ROGER GOODELL WANTED POSTER

His completely arbitrary nature when it came to player fines completely destroyed any goodwill that existed between the players and the league in the healing that occurred after the lockout. That was followed by his ham-fisted approach to enforcing a new set of arbitrary rules, which dissatisfied both the officials and the players; a system under which fines could be levied by the league on plays which weren’t even called penalties on the field. But nothing was worse than the New Orleans Saints’ “Bounty-Gate” fiasco.

The irony is that “Bounty-Gate” was borne of a complete Goodell over-reaction of how the existence of a “pay-to-injure” scheme would look in the light of the plethora of lawsuits the NFL is facing over the very issue of player safety. By acting in such a stupid and over-reaching manner, Goodell created problems which required the de facto recall of former Commissioner Paul Tagliabue to fix them. At the end of the day, Goodell’s stupidity made the lawsuit problems worse while effectively ending his ability to do anything about it.

In other words, the player safety issue is now right back to Square One. Hell, it is arguably in a worse position.  If you disagree with that, consider the following…go back to Pollard’s statement about what happens if we have a death on the field.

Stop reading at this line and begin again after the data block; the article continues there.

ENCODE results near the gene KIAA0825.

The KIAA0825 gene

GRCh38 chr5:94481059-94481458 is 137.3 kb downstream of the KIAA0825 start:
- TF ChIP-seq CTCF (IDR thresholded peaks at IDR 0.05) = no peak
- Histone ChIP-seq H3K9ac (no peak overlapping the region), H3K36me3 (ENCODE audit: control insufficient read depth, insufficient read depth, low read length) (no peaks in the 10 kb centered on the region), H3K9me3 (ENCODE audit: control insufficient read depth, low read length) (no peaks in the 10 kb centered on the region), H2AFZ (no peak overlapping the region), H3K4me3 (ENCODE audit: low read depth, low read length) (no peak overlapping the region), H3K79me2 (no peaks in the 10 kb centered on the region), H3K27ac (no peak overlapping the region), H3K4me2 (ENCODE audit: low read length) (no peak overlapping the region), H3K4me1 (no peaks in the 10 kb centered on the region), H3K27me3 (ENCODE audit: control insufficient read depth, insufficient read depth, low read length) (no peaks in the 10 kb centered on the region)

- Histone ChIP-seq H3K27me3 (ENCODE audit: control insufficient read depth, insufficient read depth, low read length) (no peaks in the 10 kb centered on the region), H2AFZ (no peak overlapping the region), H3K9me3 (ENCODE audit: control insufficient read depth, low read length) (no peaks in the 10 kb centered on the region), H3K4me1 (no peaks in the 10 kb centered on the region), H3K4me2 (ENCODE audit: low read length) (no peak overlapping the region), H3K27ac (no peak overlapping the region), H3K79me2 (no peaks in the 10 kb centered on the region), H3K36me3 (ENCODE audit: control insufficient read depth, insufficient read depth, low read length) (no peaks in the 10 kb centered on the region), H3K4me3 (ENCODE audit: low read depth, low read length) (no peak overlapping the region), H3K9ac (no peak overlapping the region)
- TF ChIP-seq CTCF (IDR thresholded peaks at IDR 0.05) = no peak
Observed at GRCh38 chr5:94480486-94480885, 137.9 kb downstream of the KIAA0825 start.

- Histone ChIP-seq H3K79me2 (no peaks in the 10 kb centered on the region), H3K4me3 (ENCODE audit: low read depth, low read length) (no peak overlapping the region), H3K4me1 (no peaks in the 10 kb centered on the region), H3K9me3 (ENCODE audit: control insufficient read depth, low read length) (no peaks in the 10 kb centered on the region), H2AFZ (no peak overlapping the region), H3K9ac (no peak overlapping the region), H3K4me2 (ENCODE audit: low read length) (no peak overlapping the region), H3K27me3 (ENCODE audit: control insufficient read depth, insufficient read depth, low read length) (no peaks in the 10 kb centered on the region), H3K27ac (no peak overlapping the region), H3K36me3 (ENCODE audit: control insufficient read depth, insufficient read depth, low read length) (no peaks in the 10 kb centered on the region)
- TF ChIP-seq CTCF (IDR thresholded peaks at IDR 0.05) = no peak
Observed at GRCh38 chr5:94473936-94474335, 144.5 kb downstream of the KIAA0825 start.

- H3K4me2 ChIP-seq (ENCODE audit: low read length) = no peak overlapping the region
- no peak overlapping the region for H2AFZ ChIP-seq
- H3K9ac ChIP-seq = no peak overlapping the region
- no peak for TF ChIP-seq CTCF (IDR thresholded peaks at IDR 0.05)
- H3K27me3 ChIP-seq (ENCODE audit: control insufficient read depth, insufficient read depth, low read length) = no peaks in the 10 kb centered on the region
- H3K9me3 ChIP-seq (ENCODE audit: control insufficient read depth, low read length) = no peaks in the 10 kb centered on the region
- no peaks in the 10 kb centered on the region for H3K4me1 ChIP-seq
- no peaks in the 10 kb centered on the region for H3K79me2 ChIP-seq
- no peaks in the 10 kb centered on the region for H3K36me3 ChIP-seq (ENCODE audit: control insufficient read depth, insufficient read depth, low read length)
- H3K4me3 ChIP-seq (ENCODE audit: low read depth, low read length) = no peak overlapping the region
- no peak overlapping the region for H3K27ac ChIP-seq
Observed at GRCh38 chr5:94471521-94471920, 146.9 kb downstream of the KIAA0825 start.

Like I said, we love skull-rattling hits, but nobody wants to see body bags on the 50-yard line. Like I said, we aren’t the Romans.

The part that nobody remembers is that we’ve already come within range of the “come to the light” moment on an NFL field.  Nobody seems to remember what happened to Detroit Lions’ linebacker Reggie Brown in 1997.  While tackling New York Jets’ running back Adrian Murrell, Brown suffered a spinal contusion which left him unconscious and motionless on the field for seventeen minutes. During a significant number of those seventeen minutes, Brown had no pulse and was not breathing, and if it hadn’t been for the prompt response and skill of the EMS team, Pollard’s worst-case scenario would have happened over 15 years ago.

What is all boils down to is regardless of what you think of Bernard Pollard, he’s exactly right. That in and of itself could be another shining example of how Roger Goodell is screwing up the NFL.

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5 responses

30 01 2013
Matt Lawton, Hero to the AAC

I also think the NFL will cease to exist in our lifetime. Perhaps not wiped clean from the face of the planet – but certainly a different package altogether.

I see the literal “Death Knell” as one possible ending to the NFL in it’s current iteration – however there is one more likely avenue.

Why does the USA trail almost every developed nation in soccer and lead almost every nation in basketball. Simple – the amount of time, money and resources spent in developing young talent. Our kids play football, basketball and baseball. Other countries kids play soccer – almost exclusively.

Ask any nation’s olympic basketball team members – do you/have you played soccer in your lifetime the answer will be 80% + yes (conservatively).

Back to my thesis – football will die at some point due to the wilting of it’s feeder program. Friday Night Lights and NCAA.

Not only does the NFL have to worry about a death – the NCAA has exponentially more D1, D2 and D3 games going on a given week and High Schools have exponentially more than that. You don’t think there is the same or more risk for a fatality in the HS or college ranks?